Grantee and Applicant Perception Surveys 2017
What does PHF do with grantee and applicant feedback?
The Center for Effective Philanthropy (CEP) is a not-for-profit research organisation that has conducted independent surveys for over 300 philanthropic organisations worldwide.
The surveys provide a comprehensive analysis of the grant-making experience for both applicants and grantees and in doing so, provide a healthy challenge mechanism for grant-makers to reflect on practice and consider improvements.
At Paul Hamlyn Foundation, we are committed to transparency and openness. Giving people a voice and stopping to listen is an important part of this. We were the first independent UK grant-maker to take up the challenge to use CEP’s surveys, giving applicants and grantees the opportunity to share their views with us in an anonymised way. Almost ten years on, we retain our long-term commitment to listen and respond to what we hear. In 2017, we commissioned our third CEP survey to give grantees and applicants the chance to speak freely about their experiences of working with us. As in the previous two surveys, there are things we are doing well and things we could be doing better.
We encourage grantees and applicants to invest in evaluation of their practice in order to learn and improve. In the same spirit, we too benefit from a formal and comprehensive assessment of our performance by those best placed to judge our effectiveness. The surveys sought views from applicants who were notified that their proposals were not successful and grantees who had an active grant in the period between July 2016 and July 2017. The survey itself took place between September and October 2017 and we were grateful that such a high proportion of respondents were willing to share their views. Over 70% of grantees and around 40% of applicants responded and we have been reflecting on the wide-ranging feedback we have received.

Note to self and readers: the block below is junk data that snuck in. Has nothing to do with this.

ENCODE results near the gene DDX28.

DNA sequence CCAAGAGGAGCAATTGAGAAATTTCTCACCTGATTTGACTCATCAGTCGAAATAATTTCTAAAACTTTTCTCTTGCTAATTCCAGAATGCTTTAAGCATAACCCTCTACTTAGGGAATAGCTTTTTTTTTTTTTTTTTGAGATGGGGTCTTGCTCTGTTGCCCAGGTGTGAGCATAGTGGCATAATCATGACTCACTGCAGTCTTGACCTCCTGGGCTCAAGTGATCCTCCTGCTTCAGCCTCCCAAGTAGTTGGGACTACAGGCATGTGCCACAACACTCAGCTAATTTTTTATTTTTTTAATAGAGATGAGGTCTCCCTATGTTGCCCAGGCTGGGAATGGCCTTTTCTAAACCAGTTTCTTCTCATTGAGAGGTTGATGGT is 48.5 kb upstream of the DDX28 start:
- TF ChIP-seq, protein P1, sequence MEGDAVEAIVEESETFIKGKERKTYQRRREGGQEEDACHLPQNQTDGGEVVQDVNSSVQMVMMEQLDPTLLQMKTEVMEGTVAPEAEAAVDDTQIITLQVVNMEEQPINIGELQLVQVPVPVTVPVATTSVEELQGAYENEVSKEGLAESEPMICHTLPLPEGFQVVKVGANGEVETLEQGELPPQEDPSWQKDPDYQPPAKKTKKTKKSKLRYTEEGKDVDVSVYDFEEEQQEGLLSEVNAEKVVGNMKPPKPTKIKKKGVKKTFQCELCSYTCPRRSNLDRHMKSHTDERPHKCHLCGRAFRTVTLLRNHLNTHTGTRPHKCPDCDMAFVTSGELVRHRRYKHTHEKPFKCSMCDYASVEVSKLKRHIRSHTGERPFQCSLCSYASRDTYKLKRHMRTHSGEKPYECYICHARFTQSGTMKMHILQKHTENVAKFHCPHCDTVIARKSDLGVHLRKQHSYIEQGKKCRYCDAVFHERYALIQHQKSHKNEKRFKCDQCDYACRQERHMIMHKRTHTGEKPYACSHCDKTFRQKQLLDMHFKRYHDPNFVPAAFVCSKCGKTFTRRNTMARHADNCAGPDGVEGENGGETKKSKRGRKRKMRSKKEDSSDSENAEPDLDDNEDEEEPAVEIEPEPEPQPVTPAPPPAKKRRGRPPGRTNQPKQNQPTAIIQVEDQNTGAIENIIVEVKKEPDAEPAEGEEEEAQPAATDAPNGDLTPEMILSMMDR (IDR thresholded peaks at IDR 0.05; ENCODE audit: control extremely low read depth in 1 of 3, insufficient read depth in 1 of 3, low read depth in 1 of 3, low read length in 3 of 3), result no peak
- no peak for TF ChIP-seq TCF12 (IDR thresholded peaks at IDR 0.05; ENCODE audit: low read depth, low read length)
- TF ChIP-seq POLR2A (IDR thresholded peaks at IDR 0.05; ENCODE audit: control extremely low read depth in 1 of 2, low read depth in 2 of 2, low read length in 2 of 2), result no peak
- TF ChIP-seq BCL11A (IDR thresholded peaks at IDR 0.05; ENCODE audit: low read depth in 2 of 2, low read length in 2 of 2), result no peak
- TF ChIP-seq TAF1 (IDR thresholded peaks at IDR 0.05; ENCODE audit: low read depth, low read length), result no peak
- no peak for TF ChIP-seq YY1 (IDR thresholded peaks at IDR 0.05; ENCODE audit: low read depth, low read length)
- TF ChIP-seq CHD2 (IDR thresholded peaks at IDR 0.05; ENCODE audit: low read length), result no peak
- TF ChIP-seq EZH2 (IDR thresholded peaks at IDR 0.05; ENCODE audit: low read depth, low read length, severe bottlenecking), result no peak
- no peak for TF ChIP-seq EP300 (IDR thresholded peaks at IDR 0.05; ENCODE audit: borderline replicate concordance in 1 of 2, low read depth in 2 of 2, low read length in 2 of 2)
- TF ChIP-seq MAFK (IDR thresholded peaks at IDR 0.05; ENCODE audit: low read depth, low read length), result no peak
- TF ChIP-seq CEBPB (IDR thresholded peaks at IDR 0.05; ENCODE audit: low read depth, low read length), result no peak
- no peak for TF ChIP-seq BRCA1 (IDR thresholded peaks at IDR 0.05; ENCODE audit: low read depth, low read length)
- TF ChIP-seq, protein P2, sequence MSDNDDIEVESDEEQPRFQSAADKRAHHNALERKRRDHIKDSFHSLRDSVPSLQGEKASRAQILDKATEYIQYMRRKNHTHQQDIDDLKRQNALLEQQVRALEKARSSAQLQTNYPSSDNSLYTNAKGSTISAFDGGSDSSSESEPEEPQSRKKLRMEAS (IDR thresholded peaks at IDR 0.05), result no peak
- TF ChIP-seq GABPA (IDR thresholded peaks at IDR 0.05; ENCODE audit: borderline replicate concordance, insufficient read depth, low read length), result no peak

The surveys covered a number of areas, ranging from questions relating to people’s perceptions of the Foundation’s impact on their fields, perceptions of our communications and relationships with us, and our application processes. As an organisation we have been thinking about where our effort can be best spent to alleviate pressure, increase effectiveness and further understanding at every stage of the grant-making process.
What have we been thinking about?
Principles for action:
Three guiding principles have been at the forefront of our thinking as we prioritise how we respond to what we have heard. Our principles for action are:
- To develop an achievable response plan that speaks to both grantees’ and applicants’ expressed needs and PHF’s priorities and resources;
- To recognise that our understanding of grantee and applicant needs/situations helps us to offer more effective support
- To recognise that the quality of relationships is critical to all types of partnership working and sets the tone for a positive experience for grantees, applicants and funders
How have we arrived at our priorities for action?
We want our actions to be meaningful, achievable and responsive. We have been keen to balance that desire to act with our capacity to do things well. Every team at PHF has been involved in offering solutions and thinking about what they can do to make things better for everybody.